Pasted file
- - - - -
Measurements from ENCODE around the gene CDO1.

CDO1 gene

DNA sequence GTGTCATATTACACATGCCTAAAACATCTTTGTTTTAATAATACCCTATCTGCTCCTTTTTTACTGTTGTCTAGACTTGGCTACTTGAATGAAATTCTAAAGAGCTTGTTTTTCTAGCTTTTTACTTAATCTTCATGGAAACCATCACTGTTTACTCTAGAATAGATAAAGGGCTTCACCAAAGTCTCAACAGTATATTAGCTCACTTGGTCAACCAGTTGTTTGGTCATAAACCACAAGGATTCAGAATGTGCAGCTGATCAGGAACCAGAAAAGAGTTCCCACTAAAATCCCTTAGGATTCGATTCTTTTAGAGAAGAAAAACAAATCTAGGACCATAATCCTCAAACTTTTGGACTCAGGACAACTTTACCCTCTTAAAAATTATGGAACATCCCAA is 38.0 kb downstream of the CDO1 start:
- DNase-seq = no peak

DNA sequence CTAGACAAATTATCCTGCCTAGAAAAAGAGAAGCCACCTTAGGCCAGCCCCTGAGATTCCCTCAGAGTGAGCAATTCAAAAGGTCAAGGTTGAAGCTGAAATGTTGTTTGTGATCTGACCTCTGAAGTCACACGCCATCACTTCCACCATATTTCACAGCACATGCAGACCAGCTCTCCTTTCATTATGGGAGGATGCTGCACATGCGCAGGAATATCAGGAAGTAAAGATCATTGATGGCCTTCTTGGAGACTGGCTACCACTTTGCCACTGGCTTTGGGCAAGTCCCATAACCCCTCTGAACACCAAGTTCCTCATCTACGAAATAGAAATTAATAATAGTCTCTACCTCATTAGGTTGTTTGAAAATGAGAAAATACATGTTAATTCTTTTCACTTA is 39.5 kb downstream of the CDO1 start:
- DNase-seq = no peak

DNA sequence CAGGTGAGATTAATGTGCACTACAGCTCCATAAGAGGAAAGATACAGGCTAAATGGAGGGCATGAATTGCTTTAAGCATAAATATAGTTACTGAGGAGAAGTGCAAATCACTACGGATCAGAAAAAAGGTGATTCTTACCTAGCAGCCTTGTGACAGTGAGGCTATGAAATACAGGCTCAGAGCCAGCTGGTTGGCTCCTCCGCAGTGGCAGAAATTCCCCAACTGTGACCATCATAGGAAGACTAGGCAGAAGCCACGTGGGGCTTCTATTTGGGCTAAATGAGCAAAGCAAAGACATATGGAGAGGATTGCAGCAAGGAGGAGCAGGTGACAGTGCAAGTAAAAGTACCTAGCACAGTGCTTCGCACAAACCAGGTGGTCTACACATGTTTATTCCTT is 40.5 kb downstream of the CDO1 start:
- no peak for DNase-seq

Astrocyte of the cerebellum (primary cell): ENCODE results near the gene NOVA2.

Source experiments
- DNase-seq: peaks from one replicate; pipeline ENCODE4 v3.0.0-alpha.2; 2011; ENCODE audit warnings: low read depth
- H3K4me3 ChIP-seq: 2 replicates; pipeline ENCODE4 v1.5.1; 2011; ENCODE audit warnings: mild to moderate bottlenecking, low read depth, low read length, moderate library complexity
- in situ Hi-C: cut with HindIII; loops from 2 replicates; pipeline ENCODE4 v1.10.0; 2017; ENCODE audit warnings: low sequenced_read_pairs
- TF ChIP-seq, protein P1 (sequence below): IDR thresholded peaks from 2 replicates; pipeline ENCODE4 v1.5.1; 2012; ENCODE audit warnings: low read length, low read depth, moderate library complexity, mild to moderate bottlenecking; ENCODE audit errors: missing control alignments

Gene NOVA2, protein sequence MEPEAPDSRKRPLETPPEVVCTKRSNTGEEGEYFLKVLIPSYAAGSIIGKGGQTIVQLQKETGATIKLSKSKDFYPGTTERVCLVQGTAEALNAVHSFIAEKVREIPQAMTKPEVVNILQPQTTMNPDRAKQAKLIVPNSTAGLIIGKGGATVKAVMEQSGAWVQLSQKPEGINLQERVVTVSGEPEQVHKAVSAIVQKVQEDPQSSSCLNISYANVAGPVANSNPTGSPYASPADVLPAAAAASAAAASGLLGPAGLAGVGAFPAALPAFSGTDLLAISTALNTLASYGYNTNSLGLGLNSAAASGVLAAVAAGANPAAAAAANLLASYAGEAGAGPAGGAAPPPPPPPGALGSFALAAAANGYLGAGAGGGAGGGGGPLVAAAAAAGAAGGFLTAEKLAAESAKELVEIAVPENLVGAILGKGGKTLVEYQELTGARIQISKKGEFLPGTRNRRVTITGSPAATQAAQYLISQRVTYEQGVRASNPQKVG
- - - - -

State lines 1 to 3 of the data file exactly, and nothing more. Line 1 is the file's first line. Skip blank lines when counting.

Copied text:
Measurements from ENCODE around the gene CDO1.

CDO1 gene

DNA sequence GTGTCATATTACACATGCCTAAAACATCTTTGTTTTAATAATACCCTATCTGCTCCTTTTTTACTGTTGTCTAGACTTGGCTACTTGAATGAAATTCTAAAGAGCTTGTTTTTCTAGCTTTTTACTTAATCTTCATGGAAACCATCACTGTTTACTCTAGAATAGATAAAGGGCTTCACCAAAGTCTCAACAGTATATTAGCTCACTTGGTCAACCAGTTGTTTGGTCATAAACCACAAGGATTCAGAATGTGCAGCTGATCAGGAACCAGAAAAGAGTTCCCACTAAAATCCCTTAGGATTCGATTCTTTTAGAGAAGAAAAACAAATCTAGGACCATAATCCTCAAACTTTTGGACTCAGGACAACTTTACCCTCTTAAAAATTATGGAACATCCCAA is 38.0 kb downstream of the CDO1 start: